Government lawyers facing abuse in court amid political anger, says top prosecutor
Keith Yeung says outbursts ‘simply cannot be a proper exercise of one’s freedom of speech’
Hong Kong prosecutors face a regular barrage of malicious verbal abuse when attending court because of a surge in politically contentious cases, the city’s chief prosecutor said.
Director of Public Prosecutions Keith Yeung Ka-hung SC summed up the difficulties his colleagues faced in an annual report for 2015 released by the Department of Justice on Friday.
“We respect differences in opinion. We welcome constructive suggestions or even criticisms,” Yeung wrote in the opening of the 102-page report, called Prosecutions Hong Kong 2015.
“However,” he wrote, “it is saddening to see that when my fellow colleagues attended court, especially in those [cases] perceived to be politically sensitive ones, they on growing occasions were subject to groundless, malicious, and unfair personal verbal abuse from certain members of the public.”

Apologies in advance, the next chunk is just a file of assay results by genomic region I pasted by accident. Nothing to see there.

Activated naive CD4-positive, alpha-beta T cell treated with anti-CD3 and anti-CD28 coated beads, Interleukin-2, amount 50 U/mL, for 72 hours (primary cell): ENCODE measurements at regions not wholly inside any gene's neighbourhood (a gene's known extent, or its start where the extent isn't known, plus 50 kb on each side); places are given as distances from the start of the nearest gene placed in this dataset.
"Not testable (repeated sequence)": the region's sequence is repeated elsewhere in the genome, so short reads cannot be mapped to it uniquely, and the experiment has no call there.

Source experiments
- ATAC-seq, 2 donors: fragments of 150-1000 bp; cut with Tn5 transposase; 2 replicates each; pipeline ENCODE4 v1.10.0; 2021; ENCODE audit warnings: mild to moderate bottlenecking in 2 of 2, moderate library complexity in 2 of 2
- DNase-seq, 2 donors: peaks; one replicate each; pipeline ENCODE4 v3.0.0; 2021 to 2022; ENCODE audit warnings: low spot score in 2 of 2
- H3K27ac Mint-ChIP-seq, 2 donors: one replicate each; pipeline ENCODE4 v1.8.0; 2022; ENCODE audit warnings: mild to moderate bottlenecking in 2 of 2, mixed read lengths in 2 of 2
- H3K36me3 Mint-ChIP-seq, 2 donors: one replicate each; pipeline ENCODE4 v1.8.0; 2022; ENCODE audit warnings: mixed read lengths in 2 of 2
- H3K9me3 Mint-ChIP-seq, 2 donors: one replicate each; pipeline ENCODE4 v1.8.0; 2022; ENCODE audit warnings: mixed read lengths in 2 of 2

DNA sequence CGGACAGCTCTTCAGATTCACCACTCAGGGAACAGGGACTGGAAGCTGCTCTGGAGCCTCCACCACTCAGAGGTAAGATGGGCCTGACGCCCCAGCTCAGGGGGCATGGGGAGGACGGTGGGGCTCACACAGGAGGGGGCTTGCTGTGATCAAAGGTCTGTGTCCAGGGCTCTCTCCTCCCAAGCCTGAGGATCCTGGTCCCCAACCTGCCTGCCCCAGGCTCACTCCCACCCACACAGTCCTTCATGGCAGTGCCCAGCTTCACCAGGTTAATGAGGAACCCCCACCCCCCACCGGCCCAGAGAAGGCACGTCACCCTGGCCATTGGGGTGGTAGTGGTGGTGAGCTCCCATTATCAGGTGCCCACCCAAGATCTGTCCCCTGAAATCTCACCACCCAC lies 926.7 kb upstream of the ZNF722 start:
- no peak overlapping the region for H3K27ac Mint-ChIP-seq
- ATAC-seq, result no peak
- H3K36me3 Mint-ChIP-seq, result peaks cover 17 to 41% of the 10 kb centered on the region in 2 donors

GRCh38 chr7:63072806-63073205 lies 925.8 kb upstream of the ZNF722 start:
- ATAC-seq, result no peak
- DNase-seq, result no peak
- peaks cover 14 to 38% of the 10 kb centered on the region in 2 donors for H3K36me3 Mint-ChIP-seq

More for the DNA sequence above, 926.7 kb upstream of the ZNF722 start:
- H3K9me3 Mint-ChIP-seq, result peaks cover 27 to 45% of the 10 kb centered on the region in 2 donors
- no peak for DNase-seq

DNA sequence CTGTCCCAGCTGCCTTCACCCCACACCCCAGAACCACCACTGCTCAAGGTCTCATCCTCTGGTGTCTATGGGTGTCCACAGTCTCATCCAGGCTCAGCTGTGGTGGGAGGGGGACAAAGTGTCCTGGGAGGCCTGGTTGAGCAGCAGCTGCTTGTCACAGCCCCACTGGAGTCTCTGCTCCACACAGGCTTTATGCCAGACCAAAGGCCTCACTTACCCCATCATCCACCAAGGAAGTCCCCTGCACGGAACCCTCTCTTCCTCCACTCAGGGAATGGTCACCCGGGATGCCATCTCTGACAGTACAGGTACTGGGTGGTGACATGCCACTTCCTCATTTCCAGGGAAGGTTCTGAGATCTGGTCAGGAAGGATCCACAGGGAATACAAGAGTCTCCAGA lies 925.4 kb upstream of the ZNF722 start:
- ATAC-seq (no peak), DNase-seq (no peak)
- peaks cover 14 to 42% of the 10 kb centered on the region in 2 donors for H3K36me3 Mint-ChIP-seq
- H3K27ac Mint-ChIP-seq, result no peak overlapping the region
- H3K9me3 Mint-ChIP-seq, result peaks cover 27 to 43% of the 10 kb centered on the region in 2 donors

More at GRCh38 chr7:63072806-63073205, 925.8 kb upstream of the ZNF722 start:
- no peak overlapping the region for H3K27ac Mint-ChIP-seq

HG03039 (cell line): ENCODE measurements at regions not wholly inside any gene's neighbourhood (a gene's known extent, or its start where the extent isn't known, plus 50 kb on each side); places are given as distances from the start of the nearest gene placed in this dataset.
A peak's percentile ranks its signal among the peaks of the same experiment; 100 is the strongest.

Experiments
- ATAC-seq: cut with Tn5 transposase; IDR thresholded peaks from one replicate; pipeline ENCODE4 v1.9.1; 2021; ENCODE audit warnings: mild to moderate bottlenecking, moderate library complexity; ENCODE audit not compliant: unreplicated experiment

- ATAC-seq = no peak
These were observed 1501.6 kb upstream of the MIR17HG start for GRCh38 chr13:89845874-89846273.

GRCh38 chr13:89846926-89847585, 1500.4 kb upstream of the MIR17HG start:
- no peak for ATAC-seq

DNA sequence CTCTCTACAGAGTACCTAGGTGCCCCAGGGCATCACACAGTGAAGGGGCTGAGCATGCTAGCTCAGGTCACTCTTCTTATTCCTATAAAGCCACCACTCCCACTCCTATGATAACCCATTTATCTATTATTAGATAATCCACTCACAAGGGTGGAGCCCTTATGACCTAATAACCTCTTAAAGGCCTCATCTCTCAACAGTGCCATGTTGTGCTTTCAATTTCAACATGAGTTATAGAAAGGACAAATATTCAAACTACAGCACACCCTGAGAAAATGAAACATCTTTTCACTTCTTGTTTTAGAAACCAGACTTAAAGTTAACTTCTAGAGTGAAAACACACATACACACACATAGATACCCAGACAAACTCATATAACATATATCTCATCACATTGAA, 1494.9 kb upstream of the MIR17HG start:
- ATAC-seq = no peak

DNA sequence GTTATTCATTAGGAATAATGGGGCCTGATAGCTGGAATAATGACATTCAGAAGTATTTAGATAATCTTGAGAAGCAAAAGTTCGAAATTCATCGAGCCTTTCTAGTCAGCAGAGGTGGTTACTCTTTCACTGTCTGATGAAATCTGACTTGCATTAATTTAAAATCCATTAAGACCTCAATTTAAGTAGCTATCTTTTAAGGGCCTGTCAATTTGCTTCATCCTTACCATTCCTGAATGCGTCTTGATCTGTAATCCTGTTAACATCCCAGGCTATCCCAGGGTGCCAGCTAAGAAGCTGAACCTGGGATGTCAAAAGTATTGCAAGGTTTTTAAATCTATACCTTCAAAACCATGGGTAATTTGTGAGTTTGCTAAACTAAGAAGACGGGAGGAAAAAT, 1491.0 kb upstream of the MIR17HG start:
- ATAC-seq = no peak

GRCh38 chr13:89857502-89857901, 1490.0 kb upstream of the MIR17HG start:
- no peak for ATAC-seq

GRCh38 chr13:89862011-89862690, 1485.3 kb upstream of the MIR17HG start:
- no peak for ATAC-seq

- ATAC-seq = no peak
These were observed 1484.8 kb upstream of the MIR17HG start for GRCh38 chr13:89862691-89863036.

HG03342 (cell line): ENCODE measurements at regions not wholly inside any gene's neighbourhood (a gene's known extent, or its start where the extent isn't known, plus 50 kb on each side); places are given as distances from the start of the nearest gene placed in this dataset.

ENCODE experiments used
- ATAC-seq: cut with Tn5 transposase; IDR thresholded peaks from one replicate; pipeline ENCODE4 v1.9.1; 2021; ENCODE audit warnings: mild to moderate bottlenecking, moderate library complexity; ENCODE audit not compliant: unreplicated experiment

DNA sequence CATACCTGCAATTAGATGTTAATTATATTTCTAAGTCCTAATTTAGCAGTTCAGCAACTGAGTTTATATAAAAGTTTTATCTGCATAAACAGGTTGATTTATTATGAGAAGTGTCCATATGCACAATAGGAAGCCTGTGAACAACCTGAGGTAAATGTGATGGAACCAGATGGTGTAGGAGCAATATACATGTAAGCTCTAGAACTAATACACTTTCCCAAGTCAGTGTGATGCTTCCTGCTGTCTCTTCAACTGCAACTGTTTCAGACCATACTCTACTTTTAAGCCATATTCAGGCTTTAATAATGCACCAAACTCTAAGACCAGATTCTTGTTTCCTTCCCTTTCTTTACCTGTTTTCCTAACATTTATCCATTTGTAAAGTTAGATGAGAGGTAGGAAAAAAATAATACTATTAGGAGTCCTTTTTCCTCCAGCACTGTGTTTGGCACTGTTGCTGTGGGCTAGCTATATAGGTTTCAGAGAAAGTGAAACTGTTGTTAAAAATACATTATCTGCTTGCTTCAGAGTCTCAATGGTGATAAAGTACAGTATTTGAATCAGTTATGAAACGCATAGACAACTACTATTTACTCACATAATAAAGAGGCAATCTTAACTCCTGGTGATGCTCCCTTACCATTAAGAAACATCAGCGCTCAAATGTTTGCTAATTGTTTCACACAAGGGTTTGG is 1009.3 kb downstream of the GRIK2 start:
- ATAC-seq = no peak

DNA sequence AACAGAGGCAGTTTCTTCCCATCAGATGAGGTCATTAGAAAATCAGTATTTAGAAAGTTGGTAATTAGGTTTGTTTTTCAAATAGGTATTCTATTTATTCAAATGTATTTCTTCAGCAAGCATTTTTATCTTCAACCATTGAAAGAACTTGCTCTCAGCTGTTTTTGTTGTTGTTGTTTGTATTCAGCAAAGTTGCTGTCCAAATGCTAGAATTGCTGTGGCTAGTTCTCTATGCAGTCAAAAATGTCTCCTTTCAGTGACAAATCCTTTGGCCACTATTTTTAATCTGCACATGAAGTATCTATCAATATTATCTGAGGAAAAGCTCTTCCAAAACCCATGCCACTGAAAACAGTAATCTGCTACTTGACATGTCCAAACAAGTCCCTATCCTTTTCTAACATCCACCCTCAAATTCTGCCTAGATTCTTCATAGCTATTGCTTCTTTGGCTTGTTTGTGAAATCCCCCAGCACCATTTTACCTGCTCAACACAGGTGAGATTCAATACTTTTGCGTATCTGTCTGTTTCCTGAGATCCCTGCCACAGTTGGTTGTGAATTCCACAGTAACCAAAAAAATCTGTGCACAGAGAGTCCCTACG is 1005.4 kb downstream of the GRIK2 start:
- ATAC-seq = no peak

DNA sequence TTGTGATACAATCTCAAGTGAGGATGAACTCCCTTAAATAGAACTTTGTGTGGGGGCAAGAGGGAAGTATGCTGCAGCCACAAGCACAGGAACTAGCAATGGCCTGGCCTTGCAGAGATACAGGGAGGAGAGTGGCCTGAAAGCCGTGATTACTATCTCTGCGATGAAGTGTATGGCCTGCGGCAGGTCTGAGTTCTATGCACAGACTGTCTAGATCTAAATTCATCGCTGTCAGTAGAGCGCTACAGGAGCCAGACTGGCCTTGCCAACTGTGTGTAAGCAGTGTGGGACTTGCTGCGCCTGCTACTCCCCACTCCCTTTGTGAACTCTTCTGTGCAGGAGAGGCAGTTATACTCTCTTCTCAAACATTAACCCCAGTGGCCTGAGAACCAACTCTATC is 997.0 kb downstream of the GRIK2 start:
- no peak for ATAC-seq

His comment came during widening political division since the 79-day pro-democracy Occupy protests that led to mass arrests in 2014.
It also reflected a similar situation facing the judiciary. Just last week, a 12cm paper cutter was mailed to Kowloon City magistrate Veronica Heung Shuk-han, who has ruled on various cases arising from policial protests.
In July, Eastern Court convicted former student leaders Joshua Wong Chi-fung, Alex Chow Yong-kang and Nathan Law Kwun-chung, now a lawmaker, over their roles in the Occupy protests. And the trial of seven policemen accused of beating activist Ken Tsang Kin-chiu at the same protest started this year, months after Tsang was convicted assaulting other police officers.
Trials like these have drawn protesters from across the political spectrum to gather both inside and outside court. As protests got tense, the abuse sometimes verged into targeting prosecutors.
Yeung wrote: “It must not be forgotten that any act of lashing out in court proceedings, committed with no other intention except to bring the judiciary or prosecution into disrepute, simply cannot be a proper exercise of one’s freedom of speech.”
The director also addressed criticisms over the time his department takes to bring defendants to court.
He said the city’s 80 prosecutors needed time to make sure they made cases responsibly, citing a large volume of video evidence as a factor.
“This is particularly important for those sensitive and important public order events cases,” he said.
The report said that while the number of Court of First Instance cases for prosecutors dropped to 503 last year from 2014’s 540, cases at the District Court rose from 1,085 in 2014 to 1,115 last year.